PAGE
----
This is the notion of expertise that teachers need to model and that students need to see every day, the essential and constant practice of contextual learning-skills / learning-literacies.

Adult life is about learning.

 

 

Comments

  • Gdhuyvetter

    I like to split the difference between “sage” and “guide.” A teacher obviously is not only a content specialist nor is she or he a dumb terminal of pedagogy.

    An idea I like is to think of the teacher as the “curator” in the classroom. A curator has great experience both with the subject and with creating experiences where the public will learn, sometimes with curator beside them, and sometimes on their own.

    I don’t recall if I heard this somewhere or if it is original, but it resonates with me beyond many of the other metaphors.
    Unfortunately “Curator” doesn’t rhyme with anything, so I see little future in the slogan department!

  • Janelle

    I feel that no “technology” can replace a teacher in classroom. They need that interaction. Our students need to go to school to “learn” and teachers help accomplish that goal. They help students with questioning, using of technology, and literacy skills. Technology is changing, and so is the ways we teach our students. Teachers need to be “continual learners” as well.

  • Laura Witte

    Excellent points, David. As an educator myself, I see the zeal for future technology that some educators have and it makes me wonder if they have truly thought through their iedas about the future of ecuation. Sure, we have and will have amazing tchnology to aid educators in their goal of reaching all students, but they will not be and are not a panacea.
    Speaking of which, it is surprising that some of the techno-cators want to create what seems to be a one size fits all solution (or delivery system). I think most educators would agree that differentiation is not only ideal but necessary when trying to reach the minds of such a diverse world.

  • Samantha Bond

    This brings up a lot of really interesting points about learning and the role of the teacher (and student) in the classroom. What’s so ironic to me is that Godsey’s description of the future of education is so very reliant on the idea that students are uniform “dumping grounds” for information – a notion that for decades has been the subject of a heated debate. Godsey doesn’t seem to recognize that his predicted model is in fact a trussed-up version of the traditional, industrialized classroom, only with a computer instead of a teacher. Not very forward-thinking at all, although I’m sure he thinks he’s quite on the mark.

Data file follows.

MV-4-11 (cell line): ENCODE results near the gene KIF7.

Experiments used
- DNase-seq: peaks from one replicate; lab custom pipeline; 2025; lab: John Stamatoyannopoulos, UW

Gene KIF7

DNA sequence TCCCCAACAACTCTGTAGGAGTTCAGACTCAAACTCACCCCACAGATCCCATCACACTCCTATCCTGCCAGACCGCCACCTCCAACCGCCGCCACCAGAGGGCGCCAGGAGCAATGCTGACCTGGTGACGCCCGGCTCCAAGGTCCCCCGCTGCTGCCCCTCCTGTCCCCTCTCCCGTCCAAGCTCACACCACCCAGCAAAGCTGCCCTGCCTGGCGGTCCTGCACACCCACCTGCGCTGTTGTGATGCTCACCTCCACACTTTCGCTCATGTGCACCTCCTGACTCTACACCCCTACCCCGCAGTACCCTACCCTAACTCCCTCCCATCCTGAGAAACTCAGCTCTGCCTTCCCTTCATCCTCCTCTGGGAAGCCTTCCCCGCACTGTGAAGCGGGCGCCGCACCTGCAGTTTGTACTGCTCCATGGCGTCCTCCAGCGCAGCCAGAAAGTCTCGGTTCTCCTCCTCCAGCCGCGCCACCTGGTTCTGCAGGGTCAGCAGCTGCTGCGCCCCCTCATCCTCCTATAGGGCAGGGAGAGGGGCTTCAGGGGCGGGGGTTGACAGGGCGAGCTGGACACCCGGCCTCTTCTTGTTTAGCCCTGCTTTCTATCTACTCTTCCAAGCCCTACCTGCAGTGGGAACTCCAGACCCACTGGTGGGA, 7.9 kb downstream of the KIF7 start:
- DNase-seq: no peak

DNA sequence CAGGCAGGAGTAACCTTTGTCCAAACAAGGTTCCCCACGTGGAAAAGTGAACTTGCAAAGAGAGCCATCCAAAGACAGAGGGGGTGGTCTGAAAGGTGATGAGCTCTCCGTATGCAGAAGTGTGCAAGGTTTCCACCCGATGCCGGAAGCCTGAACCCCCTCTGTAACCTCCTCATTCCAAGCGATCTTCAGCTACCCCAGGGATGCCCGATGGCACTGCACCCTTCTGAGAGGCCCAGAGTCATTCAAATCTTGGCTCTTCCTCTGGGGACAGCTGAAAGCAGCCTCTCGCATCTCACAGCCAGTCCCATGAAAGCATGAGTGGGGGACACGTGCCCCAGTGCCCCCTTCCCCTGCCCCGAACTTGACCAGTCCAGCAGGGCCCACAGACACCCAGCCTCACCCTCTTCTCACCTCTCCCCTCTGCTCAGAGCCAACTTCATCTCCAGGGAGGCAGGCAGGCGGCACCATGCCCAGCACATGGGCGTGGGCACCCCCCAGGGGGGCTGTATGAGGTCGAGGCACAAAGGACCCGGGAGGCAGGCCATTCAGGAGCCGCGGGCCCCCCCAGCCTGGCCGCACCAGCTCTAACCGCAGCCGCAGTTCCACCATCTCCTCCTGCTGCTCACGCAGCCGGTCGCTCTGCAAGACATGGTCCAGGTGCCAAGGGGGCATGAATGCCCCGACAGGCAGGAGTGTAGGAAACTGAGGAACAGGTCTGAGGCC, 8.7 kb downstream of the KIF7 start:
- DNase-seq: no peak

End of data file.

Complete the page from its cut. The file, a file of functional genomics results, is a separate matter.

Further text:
Another thing I found really problematic is that his expectation reflects an extremely old-fashioned concept that children all learn the same way, that all 20 or 30 children in that classroom will get the exact same benefits and skills from sitting and watching a computer screen tell them what they “need” to know. (And what are the blind/deaf/differently-abled students supposed to do? How exactly are they supposed to engage with that material?) What I see in Godsey’s prediction are a lot of outdated assumptions and false equivalencies. Veteran educator, my foot.

  • Marie Rodriguez

    I agree with you Mr. David on your comment about the superintendent. It is sad that a person in that position would even say something like that. Because of that mindset, we have many adult learners that cannot critically analyze anything and are struggling to accomplish something as simple as writing a paper (with a pencil).

  • Amanda Duarte

    Amanda Duarte

    David, I agree that there is no replacement for the important role that a teacher plays within the classroom. I would like to add the importance of teachers establishing the culture and climate of the classroom and the myriad of benefits this has for students, especially those coming from impoverished homes. Children living in poverty need to feel safe in order to learn and I do not believe that a virtual teacher from a projector screen would provide them with the same comfort that they need. In addition, for those students that are English language learners a virtual learning environment would not be conducive to second language acquisition because of the computers inability to make an ELL student feel comfortable enough to lower their affective filter and produce language. Working in a high poverty school has opened my eyes to the large role teachers play in a student’s life. Often times, the only adult interaction that students receive during the day is from the teachers and support staff at the school. Their parents are off to work before they get home and do not return home until late at night. This creates high levels of stress and anxiety in children and puts them in a constant fight or flight mode. As such, teachers have the ability to lower students’ stress levels during their school day and not only provide them with an education, but with the reassurances of consistency and structure. Eric Jensen explains how poverty impacts children and how teachers can be a positive influence in their lives in the book Teaching with Poverty in Mind: What being poor does to kids’ brains and what schools can do about it. Jensen said “A brain that is susceptible to adverse environmental effects is equally susceptible to the positive effects of rich, balanced learning environments and caring relationships that build students’ resilience, self-esteem, and character”. Our underprivileged and culturally and linguistically diverse students and their needs must be considered in terms of classroom learning environment and the impact on academic success.